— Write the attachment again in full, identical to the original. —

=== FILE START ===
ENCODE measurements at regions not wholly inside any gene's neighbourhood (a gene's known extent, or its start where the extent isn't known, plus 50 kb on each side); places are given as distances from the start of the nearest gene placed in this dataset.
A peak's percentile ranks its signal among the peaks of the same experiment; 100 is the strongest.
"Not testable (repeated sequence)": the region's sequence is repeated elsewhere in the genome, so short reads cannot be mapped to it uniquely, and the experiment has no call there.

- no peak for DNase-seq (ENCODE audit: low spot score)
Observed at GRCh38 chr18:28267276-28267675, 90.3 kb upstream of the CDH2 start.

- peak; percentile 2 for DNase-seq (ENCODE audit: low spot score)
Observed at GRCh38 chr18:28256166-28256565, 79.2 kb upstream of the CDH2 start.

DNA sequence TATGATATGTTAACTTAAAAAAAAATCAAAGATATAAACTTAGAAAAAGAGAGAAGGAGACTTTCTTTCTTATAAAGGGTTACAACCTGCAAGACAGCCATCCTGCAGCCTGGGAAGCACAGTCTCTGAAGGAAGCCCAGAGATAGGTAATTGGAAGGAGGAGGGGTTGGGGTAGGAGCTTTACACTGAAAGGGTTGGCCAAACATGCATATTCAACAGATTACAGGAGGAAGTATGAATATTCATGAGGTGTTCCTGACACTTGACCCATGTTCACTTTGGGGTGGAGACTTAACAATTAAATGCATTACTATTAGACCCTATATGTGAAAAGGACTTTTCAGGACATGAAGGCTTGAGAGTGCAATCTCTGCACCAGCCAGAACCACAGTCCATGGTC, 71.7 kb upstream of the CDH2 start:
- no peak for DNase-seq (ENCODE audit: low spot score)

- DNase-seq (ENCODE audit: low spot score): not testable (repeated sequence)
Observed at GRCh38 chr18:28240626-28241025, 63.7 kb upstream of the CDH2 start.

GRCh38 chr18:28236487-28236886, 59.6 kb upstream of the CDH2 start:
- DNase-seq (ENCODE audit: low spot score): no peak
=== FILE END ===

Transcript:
ENCODE measurements at regions not wholly inside any gene's neighbourhood (a gene's known extent, or its start where the extent isn't known, plus 50 kb on each side); places are given as distances from the start of the nearest gene placed in this dataset.
A peak's percentile ranks its signal among the peaks of the same experiment; 100 is the strongest.
"Not testable (repeated sequence)": the region's sequence is repeated elsewhere in the genome, so short reads cannot be mapped to it uniquely, and the experiment has no call there.

- no peak for DNase-seq (ENCODE audit: low spot score)
Observed at GRCh38 chr18:28267276-28267675, 90.3 kb upstream of the CDH2 start.

- peak; percentile 2 for DNase-seq (ENCODE audit: low spot score)
Observed at GRCh38 chr18:28256166-28256565, 79.2 kb upstream of the CDH2 start.

DNA sequence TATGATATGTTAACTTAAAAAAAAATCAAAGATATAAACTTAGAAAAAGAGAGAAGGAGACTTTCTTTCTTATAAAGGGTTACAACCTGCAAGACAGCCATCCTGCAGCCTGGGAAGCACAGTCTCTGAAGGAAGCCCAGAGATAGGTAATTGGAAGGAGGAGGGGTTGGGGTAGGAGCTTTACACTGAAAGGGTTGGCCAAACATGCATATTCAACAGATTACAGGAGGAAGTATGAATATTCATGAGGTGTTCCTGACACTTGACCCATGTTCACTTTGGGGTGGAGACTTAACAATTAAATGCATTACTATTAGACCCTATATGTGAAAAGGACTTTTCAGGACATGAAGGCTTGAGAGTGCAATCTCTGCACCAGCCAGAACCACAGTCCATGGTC, 71.7 kb upstream of the CDH2 start:
- no peak for DNase-seq (ENCODE audit: low spot score)

- DNase-seq (ENCODE audit: low spot score): not testable (repeated sequence)
Observed at GRCh38 chr18:28240626-28241025, 63.7 kb upstream of the CDH2 start.

GRCh38 chr18:28236487-28236886, 59.6 kb upstream of the CDH2 start:
- DNase-seq (ENCODE audit: low spot score): no peak